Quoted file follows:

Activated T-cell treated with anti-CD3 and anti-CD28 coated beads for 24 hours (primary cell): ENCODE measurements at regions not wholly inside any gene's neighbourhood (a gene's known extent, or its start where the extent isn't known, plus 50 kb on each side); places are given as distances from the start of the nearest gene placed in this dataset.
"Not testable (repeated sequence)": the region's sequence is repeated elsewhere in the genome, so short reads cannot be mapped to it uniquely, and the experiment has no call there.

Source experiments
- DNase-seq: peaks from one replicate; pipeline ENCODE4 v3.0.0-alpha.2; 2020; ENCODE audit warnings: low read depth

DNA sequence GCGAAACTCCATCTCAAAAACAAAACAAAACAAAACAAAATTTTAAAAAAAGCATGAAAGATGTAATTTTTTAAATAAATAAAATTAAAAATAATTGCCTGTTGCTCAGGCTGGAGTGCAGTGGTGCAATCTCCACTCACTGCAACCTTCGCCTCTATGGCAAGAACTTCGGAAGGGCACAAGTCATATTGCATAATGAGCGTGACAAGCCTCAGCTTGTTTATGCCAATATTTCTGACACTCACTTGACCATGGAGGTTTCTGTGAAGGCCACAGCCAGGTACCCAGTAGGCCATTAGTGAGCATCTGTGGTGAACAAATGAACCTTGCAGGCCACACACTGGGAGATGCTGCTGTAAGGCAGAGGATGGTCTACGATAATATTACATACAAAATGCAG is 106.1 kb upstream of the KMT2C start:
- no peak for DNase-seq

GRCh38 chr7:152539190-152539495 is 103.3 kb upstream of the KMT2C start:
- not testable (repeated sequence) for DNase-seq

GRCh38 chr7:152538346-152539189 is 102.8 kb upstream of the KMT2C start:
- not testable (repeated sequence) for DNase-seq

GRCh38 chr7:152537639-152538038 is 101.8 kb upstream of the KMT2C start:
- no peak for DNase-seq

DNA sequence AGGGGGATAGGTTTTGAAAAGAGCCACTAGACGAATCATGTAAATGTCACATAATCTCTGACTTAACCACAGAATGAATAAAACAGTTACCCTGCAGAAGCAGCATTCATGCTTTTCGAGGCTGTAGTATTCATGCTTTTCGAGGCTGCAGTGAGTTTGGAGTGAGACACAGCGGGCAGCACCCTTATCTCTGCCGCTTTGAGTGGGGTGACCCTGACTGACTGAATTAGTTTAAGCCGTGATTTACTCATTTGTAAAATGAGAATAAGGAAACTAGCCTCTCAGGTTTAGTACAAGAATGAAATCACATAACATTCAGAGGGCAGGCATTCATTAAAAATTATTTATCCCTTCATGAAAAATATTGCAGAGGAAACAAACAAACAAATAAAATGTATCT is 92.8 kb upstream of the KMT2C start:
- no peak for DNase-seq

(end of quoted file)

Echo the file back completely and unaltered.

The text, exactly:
Activated T-cell treated with anti-CD3 and anti-CD28 coated beads for 24 hours (primary cell): ENCODE measurements at regions not wholly inside any gene's neighbourhood (a gene's known extent, or its start where the extent isn't known, plus 50 kb on each side); places are given as distances from the start of the nearest gene placed in this dataset.
"Not testable (repeated sequence)": the region's sequence is repeated elsewhere in the genome, so short reads cannot be mapped to it uniquely, and the experiment has no call there.

Source experiments
- DNase-seq: peaks from one replicate; pipeline ENCODE4 v3.0.0-alpha.2; 2020; ENCODE audit warnings: low read depth

DNA sequence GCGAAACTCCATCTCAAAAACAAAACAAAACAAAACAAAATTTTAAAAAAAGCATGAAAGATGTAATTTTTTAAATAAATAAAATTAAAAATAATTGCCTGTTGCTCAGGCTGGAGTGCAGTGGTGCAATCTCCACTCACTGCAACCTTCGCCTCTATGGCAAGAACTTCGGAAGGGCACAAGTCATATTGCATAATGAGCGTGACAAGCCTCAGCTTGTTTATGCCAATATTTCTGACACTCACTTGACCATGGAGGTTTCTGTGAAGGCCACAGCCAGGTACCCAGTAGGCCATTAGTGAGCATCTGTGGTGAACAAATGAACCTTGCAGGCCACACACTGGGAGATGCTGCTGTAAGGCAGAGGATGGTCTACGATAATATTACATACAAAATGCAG is 106.1 kb upstream of the KMT2C start:
- no peak for DNase-seq

GRCh38 chr7:152539190-152539495 is 103.3 kb upstream of the KMT2C start:
- not testable (repeated sequence) for DNase-seq

GRCh38 chr7:152538346-152539189 is 102.8 kb upstream of the KMT2C start:
- not testable (repeated sequence) for DNase-seq

GRCh38 chr7:152537639-152538038 is 101.8 kb upstream of the KMT2C start:
- no peak for DNase-seq

DNA sequence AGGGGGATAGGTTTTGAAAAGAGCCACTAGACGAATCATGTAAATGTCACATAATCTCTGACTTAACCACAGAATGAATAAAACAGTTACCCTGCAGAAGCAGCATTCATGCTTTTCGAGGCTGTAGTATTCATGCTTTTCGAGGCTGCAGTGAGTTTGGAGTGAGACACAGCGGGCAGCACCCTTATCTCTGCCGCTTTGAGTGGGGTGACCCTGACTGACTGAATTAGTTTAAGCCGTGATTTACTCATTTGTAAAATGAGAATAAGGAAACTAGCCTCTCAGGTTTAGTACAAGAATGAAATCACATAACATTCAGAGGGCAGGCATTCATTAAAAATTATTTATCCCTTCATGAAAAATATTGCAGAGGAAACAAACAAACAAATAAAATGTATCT is 92.8 kb upstream of the KMT2C start:
- no peak for DNase-seq